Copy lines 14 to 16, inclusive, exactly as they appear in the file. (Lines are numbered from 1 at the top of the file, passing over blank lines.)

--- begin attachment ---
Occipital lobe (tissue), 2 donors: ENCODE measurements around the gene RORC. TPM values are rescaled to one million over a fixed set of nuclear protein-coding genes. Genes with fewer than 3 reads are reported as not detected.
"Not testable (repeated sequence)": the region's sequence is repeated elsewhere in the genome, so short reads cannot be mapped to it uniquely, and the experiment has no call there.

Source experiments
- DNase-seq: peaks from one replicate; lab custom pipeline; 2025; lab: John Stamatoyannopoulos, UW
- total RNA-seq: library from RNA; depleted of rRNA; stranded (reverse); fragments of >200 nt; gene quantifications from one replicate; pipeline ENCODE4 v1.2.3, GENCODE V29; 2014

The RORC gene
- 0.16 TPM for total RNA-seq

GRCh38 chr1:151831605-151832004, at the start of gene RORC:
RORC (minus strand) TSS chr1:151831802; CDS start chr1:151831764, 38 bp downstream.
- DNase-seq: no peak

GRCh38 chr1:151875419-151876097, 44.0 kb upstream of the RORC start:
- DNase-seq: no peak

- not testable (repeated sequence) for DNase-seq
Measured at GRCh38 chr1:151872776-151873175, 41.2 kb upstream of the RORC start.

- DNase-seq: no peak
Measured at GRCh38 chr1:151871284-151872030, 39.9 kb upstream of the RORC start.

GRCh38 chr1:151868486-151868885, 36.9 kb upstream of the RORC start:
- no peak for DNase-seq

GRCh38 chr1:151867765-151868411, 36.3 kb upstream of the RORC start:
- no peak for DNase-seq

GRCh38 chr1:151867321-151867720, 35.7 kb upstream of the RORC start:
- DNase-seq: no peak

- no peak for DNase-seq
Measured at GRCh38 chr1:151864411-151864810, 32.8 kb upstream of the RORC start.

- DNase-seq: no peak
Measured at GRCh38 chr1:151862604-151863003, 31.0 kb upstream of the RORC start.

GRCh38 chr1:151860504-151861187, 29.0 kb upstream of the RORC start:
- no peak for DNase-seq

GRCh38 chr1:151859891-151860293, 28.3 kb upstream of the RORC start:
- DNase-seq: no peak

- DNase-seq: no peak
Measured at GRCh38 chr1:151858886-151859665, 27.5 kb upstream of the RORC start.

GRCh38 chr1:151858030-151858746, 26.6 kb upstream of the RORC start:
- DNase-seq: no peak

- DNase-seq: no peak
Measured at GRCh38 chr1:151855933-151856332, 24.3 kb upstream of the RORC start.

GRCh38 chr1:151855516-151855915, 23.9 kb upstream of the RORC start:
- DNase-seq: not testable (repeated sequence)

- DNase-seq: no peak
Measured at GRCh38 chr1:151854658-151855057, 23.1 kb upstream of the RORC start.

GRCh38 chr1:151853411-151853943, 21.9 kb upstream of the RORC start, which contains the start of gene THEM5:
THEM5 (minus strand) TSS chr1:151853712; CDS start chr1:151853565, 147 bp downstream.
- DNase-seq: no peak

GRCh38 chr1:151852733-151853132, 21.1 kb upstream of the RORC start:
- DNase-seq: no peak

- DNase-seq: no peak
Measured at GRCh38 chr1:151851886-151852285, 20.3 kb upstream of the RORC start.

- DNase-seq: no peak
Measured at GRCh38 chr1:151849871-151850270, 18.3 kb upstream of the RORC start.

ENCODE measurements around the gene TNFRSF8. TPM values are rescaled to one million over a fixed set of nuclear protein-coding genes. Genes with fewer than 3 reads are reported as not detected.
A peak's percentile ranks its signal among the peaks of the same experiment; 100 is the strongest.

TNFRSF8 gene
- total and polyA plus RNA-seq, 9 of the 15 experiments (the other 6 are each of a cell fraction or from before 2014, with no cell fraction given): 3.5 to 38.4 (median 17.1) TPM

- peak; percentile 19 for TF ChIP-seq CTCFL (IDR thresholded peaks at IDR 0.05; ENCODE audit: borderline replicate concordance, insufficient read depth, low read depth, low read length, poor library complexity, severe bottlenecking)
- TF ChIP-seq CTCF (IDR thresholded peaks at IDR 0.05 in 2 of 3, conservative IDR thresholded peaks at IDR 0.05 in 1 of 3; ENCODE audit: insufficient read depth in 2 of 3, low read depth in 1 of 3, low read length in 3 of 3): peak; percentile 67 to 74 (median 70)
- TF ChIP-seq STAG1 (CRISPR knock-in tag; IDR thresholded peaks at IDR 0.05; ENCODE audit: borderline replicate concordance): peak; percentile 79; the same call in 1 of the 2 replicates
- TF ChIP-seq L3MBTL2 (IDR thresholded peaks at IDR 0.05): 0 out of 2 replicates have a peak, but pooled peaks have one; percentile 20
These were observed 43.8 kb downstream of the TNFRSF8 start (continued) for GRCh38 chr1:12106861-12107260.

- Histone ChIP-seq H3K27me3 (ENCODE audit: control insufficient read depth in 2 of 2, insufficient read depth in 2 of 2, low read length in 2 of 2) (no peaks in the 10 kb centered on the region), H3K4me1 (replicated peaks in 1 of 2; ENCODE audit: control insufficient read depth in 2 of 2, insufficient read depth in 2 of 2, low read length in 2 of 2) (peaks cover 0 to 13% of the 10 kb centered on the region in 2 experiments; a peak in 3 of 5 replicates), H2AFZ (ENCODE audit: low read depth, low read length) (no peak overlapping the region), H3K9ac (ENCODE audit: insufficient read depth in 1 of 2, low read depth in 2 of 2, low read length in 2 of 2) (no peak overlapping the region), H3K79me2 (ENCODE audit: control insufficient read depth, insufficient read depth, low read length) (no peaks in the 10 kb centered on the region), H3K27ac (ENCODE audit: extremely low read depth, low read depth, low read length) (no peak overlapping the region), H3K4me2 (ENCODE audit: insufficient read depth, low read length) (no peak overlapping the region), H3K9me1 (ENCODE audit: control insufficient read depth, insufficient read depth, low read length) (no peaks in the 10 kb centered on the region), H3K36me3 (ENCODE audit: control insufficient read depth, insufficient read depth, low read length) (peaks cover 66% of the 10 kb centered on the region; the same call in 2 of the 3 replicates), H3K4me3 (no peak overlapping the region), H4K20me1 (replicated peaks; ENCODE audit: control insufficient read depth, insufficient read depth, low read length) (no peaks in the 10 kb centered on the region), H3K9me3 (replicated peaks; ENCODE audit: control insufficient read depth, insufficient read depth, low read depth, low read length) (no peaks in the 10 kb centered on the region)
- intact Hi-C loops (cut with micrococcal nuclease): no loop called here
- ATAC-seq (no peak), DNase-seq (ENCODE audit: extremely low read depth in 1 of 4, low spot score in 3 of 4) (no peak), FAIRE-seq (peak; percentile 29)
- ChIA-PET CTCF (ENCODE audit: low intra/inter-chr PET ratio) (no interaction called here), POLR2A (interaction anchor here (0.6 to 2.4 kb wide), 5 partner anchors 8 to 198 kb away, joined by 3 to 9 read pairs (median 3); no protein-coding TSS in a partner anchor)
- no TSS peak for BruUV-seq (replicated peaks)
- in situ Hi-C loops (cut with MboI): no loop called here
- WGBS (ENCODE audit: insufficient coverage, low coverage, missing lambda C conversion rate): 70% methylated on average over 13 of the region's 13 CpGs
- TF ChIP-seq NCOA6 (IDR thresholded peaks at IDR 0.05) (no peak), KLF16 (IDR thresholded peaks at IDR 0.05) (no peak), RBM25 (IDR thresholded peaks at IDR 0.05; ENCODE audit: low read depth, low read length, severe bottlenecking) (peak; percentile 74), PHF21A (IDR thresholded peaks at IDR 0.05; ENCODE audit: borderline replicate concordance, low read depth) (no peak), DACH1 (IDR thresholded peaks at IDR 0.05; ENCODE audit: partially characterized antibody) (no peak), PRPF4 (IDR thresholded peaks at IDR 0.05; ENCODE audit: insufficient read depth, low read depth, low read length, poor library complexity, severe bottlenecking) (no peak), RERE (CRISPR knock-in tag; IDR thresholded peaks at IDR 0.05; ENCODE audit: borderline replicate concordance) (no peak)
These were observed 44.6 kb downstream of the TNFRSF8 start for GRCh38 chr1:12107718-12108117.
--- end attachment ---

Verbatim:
Measured at GRCh38 chr1:151872776-151873175, 41.2 kb upstream of the RORC start.

- DNase-seq: no peak
Measured at GRCh38 chr1:151871284-151872030, 39.9 kb upstream of the RORC start.